A peek into our collections, one object at a time

Billions and Billions of Periodical Cicadas

April 19, 2024
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drawing of cicada
Image from Insects, Their Ways and Means of Living, by Robert E. Snodgrass (1930), vol. 5, Smithsonian Scientific Series, Biodiversity Heritage Library.

When soil temperatures under the ground reach a balmy 64 degrees Fahrenheit, periodical cicadas emerge in the U.S. They tend to do it in groups—whole regions containing billions of cicadas are synchronized in 17- or 13-year cycles.

In 2024, two broods of cicadas will emerge at the same time. The last time this happened was 1803 and Thomas Jefferson was President. Brood XIX are 13-year cicadas and will appear in Georgia and the Southeast. Brood XIII, 17-year cicadas, will surface in Illinois.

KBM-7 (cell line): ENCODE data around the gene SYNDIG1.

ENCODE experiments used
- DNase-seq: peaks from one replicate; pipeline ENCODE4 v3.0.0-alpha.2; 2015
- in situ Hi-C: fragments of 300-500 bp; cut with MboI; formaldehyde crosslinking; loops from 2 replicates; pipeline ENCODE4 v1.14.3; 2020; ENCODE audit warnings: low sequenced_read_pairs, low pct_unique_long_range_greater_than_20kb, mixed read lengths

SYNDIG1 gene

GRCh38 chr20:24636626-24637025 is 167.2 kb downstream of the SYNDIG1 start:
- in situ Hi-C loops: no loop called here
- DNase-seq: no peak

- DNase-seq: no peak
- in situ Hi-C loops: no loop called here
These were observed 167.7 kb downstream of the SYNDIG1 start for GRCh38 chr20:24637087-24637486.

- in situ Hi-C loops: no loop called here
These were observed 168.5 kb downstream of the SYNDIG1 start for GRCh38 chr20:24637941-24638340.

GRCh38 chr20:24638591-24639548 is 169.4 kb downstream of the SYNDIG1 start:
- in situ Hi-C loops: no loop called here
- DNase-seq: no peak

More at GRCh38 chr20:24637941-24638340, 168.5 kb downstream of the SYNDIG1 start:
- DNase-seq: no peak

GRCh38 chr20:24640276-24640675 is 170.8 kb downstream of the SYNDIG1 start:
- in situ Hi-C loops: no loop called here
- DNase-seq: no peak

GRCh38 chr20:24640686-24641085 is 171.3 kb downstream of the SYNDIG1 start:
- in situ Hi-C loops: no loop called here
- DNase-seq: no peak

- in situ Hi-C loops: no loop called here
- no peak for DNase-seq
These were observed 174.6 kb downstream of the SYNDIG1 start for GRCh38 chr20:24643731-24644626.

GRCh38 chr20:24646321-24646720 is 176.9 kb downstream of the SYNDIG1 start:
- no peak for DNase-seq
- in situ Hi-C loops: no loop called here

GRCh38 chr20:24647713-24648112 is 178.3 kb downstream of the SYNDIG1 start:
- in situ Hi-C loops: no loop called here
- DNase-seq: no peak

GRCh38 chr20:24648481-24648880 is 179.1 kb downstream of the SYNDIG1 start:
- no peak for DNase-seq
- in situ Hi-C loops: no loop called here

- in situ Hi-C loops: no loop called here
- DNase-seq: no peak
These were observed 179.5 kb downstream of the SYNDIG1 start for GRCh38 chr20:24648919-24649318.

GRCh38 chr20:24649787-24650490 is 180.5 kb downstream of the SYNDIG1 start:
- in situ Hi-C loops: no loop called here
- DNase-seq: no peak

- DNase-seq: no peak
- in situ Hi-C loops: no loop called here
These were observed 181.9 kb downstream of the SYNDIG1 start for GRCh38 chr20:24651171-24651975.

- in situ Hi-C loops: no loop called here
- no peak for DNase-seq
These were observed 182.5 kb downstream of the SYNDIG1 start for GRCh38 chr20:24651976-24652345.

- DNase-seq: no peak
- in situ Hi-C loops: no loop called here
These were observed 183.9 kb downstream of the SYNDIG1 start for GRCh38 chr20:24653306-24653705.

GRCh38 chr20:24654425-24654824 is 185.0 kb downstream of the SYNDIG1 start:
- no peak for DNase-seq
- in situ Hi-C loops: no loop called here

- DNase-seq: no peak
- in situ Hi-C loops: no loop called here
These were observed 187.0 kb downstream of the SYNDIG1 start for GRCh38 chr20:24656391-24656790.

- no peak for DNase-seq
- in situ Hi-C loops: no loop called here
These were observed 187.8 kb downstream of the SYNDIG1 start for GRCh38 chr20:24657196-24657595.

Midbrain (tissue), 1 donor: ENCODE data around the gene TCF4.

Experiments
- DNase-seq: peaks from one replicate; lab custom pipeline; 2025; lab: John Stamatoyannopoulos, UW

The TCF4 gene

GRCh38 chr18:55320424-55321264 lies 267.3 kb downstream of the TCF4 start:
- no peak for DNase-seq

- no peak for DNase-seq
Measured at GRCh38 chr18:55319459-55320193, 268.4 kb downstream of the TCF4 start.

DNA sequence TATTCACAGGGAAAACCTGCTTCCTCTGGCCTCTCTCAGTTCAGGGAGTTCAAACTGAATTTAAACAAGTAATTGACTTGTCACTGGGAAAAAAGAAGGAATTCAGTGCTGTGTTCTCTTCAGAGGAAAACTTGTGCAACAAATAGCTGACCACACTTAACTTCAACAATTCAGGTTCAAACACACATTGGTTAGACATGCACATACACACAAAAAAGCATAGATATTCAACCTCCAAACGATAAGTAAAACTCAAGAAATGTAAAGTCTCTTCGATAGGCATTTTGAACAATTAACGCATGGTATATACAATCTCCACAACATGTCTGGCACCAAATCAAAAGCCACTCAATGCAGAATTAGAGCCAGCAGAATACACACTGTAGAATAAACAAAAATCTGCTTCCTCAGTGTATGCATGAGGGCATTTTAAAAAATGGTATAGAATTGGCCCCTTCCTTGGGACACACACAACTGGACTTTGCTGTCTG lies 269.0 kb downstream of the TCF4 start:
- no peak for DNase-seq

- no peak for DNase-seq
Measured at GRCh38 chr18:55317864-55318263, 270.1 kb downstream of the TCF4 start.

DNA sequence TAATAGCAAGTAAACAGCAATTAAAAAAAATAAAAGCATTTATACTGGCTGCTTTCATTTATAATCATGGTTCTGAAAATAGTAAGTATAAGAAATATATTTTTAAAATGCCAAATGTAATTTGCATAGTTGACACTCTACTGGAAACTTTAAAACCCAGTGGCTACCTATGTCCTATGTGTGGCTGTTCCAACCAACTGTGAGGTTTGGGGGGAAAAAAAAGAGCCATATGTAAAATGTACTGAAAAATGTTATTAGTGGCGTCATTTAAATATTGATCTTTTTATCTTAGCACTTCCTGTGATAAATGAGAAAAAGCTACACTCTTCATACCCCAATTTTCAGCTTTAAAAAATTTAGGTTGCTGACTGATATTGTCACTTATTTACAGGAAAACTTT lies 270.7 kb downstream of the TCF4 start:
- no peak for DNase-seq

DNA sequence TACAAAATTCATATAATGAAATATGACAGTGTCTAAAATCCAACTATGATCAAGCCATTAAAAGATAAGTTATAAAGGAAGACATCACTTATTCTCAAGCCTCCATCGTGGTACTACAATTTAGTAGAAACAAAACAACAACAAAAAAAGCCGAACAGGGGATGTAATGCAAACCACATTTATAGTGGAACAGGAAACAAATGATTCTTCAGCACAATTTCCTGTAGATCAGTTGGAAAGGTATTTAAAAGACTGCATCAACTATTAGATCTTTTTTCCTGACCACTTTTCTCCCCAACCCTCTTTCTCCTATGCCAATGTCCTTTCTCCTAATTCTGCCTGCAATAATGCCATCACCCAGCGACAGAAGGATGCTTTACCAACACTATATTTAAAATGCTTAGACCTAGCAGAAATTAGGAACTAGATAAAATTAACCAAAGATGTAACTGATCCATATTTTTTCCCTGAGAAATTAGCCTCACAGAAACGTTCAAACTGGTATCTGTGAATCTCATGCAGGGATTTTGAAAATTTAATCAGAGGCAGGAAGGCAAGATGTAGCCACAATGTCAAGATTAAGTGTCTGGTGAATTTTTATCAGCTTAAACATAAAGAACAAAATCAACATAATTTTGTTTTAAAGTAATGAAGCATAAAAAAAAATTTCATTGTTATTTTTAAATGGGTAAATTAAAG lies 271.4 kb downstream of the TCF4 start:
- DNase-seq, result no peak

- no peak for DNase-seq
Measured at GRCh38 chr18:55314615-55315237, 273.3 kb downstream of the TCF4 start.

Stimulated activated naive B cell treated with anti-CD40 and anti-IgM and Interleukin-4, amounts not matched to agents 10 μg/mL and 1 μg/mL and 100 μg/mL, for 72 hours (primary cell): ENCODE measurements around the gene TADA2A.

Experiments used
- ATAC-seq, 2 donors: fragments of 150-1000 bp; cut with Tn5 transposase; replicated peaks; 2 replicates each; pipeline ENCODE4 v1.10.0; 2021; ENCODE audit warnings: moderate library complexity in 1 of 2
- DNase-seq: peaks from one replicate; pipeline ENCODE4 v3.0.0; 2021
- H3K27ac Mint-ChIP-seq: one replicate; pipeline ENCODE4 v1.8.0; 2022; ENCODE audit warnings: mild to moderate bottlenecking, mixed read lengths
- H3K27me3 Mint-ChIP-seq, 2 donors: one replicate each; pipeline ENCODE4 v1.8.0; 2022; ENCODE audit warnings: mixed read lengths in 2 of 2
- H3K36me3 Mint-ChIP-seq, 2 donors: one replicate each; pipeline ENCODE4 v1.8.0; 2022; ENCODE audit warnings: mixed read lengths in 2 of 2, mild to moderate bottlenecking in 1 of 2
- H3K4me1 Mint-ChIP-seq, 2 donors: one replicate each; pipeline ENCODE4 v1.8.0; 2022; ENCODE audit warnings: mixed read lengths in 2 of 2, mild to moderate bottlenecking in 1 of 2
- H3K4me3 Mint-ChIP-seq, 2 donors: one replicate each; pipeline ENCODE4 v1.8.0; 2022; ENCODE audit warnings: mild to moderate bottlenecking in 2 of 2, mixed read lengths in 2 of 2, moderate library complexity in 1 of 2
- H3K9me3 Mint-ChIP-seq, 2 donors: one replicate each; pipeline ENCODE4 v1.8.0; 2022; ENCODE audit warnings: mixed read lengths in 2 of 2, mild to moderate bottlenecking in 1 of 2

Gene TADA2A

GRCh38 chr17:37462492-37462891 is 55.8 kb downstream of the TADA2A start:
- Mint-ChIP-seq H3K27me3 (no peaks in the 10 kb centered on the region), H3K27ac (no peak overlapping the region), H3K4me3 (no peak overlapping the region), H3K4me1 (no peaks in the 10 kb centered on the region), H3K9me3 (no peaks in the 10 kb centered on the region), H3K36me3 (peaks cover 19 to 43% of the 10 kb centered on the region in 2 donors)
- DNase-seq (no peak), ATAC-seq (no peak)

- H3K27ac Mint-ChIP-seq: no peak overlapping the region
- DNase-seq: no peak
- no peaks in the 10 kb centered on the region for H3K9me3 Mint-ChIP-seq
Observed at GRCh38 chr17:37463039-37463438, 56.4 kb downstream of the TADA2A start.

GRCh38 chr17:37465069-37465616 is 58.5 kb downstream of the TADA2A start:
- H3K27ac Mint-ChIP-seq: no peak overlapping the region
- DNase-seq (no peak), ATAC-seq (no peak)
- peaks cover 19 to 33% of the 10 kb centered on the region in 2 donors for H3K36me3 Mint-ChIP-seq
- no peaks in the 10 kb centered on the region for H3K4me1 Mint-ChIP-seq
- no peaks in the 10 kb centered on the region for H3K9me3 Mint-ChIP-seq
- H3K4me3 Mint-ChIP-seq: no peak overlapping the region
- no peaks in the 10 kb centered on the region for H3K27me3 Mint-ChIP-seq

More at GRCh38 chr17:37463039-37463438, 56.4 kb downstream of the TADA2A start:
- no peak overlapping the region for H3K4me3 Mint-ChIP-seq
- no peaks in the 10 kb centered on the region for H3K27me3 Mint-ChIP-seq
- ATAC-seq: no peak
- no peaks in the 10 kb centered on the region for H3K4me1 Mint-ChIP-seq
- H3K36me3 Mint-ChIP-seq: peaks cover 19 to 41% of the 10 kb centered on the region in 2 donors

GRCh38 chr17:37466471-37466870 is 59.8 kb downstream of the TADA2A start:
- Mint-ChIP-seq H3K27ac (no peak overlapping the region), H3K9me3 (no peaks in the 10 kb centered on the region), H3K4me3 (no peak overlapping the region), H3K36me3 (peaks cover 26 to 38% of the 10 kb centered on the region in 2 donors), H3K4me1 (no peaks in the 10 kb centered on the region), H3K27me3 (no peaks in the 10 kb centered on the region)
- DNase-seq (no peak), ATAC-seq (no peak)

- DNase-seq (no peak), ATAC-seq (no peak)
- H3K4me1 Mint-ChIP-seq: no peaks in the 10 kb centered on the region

Find out more about cicadas from the Encyclopedia of Life and this educational resource from the Smithsonian’s National Museum of Natural History and see more images at Smithsonian Libraries and Archives. Listen to the "Ode to Cicadas" podcast episode on the emergence of Brood X and discover cicadas in the Smithsonian's collections.